Good-bye and good riddance to Louise Mensch

Tory MP Louise Mensch has resigned her parliamentary seat for family reasons. She wishes to spend more time with her second husband and her three children by the first one.

“I have been struggling for some time to find the best outcome for my family life,” she wrote in her letter of resignation, displaying the command of style we now expect from our rulers. ‘The best outcome’ is to be found in New York where her present husband manages some of the nastier rock bands.

Far be it from me to offer avuncular advice on bringing up children, or ‘kids’ as we’re now supposed to call them. Actually I always thought that in order to have a kid one had to have sex with a goat, but apparently not: Mrs Mensch’s offspring are undoubtedly human. Therefore, on general principle, perhaps the drug-sodden rock world isn’t the best backdrop for rearing them.

I’m not suggesting that Mr Mensch is anything other than an upstanding role model (or ‘stand-up guy’, in the patois his wife will soon have to master), but his chosen field of endeavour brings him, and vicariously his family, in close daily contact with what one has to describe as the scum of the earth. Even if neither he nor his wife takes drugs, his stepchildren will be growing up deafened by the kind of cacophony that can only be produced by acid heads, some of whom will be frequent guests in the Mensch household.

Mrs Mensch’s personal experience with drugs would have been in the past regarded as atypical for Tory MPs. In her 20s she self-admittedly was a heavy user of Class A substances, a fact she now professes to regret: “I messed with my brain… It’s had long-term mental health effects on me.”

She doesn’t specify which Class A drugs she took, and neither does she admit to having been a heavy and prolonged user. But one has to be that to suffer long-term cerebral effects, as Mrs Mensch describes them. Now she’s naturally reformed: “Drugs are incredibly addictive, they destroy lives”.

The second half of the statement is undoubtedly true; the first, only with reservations. The only two drugs known to cause serious physiological addiction are barbiturates and alcohol. Neither cocaine nor opiates produce this sort of addiction, though both can create a craving for the pleasurable sensation. Nor are withdrawal symptoms as horrific as they are described by those who lack the willpower to give up.

I wonder whether the ‘long-term mental health effects’ affected Mrs Mensch’s subsequent career, first as an author of bestselling trash novels and then as a highly opportunistic politician. One suspicious telltale sign is that in 1996 she switched to the Labour Party, because she believed Tony Blair to be ‘socially liberal but an economic Tory.’ He was in fact neither, as anyone whose brain hadn’t been ‘messed with’ would have known. Another dubious sign is that the next year she came back into the Tory fold – surely Tony couldn’t have done anything in the intervening months that he hadn’t done many times before.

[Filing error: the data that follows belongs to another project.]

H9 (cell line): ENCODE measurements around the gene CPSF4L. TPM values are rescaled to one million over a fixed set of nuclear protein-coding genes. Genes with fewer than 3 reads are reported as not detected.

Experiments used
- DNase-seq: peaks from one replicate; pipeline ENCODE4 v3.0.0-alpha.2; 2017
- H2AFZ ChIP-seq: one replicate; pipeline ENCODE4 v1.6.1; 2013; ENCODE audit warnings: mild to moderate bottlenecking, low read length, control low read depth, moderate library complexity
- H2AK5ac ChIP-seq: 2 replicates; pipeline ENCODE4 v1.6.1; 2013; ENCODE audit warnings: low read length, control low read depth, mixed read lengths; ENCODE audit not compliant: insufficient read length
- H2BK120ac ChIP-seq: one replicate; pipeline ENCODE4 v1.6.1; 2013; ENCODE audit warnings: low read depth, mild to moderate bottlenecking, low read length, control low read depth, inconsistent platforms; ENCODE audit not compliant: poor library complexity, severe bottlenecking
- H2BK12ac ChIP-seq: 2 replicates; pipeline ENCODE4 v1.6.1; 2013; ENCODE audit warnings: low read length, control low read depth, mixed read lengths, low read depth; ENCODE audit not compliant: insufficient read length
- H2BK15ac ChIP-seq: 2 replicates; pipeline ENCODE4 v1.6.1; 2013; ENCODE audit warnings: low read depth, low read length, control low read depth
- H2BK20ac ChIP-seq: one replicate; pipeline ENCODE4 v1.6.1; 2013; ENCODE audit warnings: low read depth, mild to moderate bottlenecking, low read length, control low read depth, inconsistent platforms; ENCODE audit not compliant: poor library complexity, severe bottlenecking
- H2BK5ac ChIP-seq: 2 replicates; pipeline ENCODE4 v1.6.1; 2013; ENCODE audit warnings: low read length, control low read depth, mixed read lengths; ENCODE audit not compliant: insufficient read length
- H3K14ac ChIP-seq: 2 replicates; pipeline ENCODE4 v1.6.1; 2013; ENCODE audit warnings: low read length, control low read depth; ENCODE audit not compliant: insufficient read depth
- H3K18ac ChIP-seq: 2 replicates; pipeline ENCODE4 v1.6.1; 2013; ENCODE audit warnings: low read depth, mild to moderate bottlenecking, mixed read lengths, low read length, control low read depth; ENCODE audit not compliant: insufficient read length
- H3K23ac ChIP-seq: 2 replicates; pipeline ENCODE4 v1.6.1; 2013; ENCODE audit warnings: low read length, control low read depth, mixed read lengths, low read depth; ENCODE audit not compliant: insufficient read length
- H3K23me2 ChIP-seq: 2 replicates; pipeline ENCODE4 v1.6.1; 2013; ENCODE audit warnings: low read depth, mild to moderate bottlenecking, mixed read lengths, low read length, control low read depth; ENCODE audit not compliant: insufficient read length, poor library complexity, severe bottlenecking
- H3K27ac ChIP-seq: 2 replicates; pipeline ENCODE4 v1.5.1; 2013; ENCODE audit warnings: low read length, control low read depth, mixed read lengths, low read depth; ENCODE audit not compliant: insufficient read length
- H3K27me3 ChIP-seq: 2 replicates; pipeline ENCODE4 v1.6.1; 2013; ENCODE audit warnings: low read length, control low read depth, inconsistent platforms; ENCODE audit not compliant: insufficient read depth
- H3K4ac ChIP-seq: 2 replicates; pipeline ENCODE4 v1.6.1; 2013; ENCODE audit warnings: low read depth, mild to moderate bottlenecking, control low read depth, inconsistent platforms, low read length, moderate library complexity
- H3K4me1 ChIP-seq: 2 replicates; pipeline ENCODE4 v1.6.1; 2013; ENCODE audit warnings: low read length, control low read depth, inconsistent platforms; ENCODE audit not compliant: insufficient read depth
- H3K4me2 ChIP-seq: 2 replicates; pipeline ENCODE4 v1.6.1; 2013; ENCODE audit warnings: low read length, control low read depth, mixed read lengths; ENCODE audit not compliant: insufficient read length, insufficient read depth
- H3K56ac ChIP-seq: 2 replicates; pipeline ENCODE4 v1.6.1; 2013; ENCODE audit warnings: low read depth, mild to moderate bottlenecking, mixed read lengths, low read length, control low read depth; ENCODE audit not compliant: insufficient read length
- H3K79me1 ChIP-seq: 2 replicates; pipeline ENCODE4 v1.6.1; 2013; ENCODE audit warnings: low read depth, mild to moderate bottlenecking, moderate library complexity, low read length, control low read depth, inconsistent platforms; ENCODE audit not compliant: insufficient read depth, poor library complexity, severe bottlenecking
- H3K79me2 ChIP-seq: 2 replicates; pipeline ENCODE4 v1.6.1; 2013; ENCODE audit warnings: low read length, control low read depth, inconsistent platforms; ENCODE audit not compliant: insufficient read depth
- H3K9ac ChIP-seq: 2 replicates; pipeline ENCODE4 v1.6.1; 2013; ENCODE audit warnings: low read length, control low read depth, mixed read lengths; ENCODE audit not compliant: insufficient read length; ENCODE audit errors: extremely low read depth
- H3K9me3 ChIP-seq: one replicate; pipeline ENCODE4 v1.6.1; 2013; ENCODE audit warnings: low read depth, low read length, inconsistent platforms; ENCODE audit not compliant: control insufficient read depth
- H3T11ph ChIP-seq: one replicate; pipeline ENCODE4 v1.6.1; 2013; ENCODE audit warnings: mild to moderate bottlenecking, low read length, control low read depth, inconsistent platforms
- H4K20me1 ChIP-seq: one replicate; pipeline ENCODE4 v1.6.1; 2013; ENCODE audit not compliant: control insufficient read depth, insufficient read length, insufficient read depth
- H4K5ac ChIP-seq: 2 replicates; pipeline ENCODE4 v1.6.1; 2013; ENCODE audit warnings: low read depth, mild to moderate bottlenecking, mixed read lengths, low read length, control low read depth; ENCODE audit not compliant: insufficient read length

Such firm convictions and sterling credentials, coupled, it must be said, with highly photogenic looks, had to put the future Mrs Mensch on the short track to Westminster. The new Conservative party was acquiring what’s now called a social conscience, but what could be more accurately described as a cynical and irresponsible urge to win elections by promoting candidates chosen strictly for demographic reasons.

Elective politics in Britain, and everywhere else, has become nothing but a power game. Any major political party in the West, and certainly in Westminster, would field nothing but convicted murderers if such a line-up could guarantee votes. Compared to such an extreme scenario, making a parliamentary party reflect faithfully the nation’s demographic makeup is child’s play.

Hence the candidate’s moral and intellectual suitability for office first stopped being the sole requirement for selection, and then faded out as a requirement at all. What matters now is solely the ability to seduce the electorate into casting votes. If people who never studied anything much at school feel we must have a certain percentage of women in parliament, then so be it. No other criteria will apply.

No sane person would mind a 100-percent female parliament if all 650 women were the most qualified candidates for the job. Conversely, no such hypothetical individual ought to object if such an uncompromising approach would produce a men-only House of Commons, or any imaginable mix of men and women.

Louise Mensch has bravely shown by her own example what happens when a political party selects candidates for silly reasons: it gets silly candidates. Moreover, it gets spivs who enter the Commons to serve themselves, not their constituency, and certainly not their country. When self-service comes in conflict with the job, they just up and leave for the greener pastures, such as New York’s world of hard rock.

One only wishes we were spared spurious and self-righteous explanations. Just tell it like it is, Louise: you think you’ll be better off out of Parliament than in it. That would be honest and also kind, for such a frank admission would let us nod and say that we’ll be better off too.   

 

 

 

 

 

Leave a Reply

Your email address will not be published. Required fields are marked *